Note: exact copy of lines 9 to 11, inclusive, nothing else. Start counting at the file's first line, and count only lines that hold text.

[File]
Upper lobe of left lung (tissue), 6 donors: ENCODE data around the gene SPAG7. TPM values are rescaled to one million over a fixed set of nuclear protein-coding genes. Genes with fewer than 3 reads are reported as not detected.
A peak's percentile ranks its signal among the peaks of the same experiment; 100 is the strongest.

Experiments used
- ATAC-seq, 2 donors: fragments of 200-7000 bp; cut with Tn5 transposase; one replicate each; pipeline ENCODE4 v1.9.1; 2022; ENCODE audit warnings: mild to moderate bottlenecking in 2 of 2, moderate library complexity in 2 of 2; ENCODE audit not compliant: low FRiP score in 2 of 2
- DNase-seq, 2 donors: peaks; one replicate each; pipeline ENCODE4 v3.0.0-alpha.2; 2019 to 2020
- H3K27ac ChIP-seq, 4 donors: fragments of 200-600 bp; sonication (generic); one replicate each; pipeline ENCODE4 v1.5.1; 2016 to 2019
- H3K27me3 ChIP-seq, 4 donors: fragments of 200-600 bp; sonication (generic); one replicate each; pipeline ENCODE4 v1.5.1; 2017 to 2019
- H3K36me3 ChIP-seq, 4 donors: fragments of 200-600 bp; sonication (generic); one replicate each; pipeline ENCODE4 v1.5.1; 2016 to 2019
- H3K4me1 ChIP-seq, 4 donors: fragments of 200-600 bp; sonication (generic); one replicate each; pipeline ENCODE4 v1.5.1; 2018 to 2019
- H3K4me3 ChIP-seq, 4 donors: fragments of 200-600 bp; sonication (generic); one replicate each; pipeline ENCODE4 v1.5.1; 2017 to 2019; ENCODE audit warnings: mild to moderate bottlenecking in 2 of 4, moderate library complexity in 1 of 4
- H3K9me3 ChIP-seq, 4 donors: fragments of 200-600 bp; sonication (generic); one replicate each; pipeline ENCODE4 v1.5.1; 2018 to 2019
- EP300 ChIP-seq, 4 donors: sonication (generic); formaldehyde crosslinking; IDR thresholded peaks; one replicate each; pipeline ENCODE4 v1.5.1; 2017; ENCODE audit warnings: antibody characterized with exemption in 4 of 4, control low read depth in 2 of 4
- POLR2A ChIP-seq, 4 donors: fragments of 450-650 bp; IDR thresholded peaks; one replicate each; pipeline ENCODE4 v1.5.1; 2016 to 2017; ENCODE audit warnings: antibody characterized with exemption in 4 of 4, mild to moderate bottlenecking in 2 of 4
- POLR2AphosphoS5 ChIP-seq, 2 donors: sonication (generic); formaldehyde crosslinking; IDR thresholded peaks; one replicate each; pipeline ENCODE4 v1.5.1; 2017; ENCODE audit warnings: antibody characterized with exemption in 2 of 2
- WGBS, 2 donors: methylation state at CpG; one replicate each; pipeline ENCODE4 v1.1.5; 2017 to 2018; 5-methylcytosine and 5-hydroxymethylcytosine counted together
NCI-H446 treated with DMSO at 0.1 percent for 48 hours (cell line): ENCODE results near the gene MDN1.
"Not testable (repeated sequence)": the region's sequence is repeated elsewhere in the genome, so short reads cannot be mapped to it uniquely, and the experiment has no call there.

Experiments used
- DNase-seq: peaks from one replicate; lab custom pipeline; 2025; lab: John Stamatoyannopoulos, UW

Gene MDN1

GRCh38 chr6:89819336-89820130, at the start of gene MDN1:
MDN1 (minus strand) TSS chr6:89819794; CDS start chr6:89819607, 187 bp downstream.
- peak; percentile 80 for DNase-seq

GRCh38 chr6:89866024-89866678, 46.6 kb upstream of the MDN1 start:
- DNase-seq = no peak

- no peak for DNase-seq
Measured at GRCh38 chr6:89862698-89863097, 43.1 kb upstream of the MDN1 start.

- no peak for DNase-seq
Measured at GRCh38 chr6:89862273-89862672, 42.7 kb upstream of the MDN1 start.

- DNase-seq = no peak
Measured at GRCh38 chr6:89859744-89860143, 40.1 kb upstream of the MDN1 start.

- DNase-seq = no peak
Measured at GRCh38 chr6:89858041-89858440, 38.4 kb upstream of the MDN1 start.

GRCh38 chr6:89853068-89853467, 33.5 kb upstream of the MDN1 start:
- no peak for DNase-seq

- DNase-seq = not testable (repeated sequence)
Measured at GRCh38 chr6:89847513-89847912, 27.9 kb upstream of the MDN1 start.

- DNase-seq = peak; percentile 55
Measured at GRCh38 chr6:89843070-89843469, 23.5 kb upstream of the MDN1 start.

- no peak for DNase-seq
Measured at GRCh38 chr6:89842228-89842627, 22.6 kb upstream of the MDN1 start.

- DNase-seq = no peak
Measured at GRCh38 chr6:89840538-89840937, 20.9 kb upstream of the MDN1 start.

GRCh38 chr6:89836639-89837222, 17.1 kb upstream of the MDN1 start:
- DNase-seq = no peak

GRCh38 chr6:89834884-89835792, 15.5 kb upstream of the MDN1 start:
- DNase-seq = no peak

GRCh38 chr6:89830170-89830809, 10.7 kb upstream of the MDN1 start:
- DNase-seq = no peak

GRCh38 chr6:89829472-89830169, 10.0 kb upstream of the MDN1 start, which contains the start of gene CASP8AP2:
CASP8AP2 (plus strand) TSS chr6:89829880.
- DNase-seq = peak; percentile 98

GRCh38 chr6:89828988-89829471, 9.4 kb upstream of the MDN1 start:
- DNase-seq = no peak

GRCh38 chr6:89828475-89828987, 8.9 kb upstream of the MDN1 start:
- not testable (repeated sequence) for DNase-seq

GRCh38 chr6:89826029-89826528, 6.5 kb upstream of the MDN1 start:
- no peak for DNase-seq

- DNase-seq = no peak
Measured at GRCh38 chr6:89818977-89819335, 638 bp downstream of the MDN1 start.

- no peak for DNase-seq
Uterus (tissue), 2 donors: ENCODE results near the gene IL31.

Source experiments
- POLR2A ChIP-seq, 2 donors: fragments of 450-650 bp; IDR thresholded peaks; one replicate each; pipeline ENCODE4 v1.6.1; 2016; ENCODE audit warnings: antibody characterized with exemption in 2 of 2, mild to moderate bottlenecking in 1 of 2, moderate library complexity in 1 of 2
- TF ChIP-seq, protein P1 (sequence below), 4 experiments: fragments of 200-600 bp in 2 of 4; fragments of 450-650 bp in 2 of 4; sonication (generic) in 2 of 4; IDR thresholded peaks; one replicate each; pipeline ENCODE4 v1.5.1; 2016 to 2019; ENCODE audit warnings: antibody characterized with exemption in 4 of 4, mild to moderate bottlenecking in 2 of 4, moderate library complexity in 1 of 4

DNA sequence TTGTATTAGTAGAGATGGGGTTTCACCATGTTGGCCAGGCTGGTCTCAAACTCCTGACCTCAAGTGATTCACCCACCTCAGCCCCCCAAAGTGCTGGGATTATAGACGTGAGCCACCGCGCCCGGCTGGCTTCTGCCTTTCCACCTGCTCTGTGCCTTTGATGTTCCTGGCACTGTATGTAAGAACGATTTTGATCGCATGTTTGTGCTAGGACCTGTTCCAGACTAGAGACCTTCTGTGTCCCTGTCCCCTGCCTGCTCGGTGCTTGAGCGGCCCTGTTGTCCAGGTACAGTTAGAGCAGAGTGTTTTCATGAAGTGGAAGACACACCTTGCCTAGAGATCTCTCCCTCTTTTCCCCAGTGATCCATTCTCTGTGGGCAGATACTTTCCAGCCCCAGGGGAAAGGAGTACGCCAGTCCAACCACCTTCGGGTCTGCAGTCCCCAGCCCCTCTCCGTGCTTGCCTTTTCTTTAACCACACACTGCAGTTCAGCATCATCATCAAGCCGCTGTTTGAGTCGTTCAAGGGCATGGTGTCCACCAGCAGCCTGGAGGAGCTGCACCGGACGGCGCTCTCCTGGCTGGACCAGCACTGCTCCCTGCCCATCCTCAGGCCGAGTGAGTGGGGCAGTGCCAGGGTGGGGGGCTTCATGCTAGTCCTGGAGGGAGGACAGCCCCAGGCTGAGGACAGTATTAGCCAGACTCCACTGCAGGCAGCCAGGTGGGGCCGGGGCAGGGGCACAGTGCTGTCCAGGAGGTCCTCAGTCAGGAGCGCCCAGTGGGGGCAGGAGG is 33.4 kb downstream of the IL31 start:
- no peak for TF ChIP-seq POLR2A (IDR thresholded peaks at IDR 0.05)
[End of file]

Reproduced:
- H3K4me1 ChIP-seq, 4 donors: fragments of 200-600 bp; sonication (generic); one replicate each; pipeline ENCODE4 v1.5.1; 2018 to 2019
- H3K4me3 ChIP-seq, 4 donors: fragments of 200-600 bp; sonication (generic); one replicate each; pipeline ENCODE4 v1.5.1; 2017 to 2019; ENCODE audit warnings: mild to moderate bottlenecking in 2 of 4, moderate library complexity in 1 of 4
- H3K9me3 ChIP-seq, 4 donors: fragments of 200-600 bp; sonication (generic); one replicate each; pipeline ENCODE4 v1.5.1; 2018 to 2019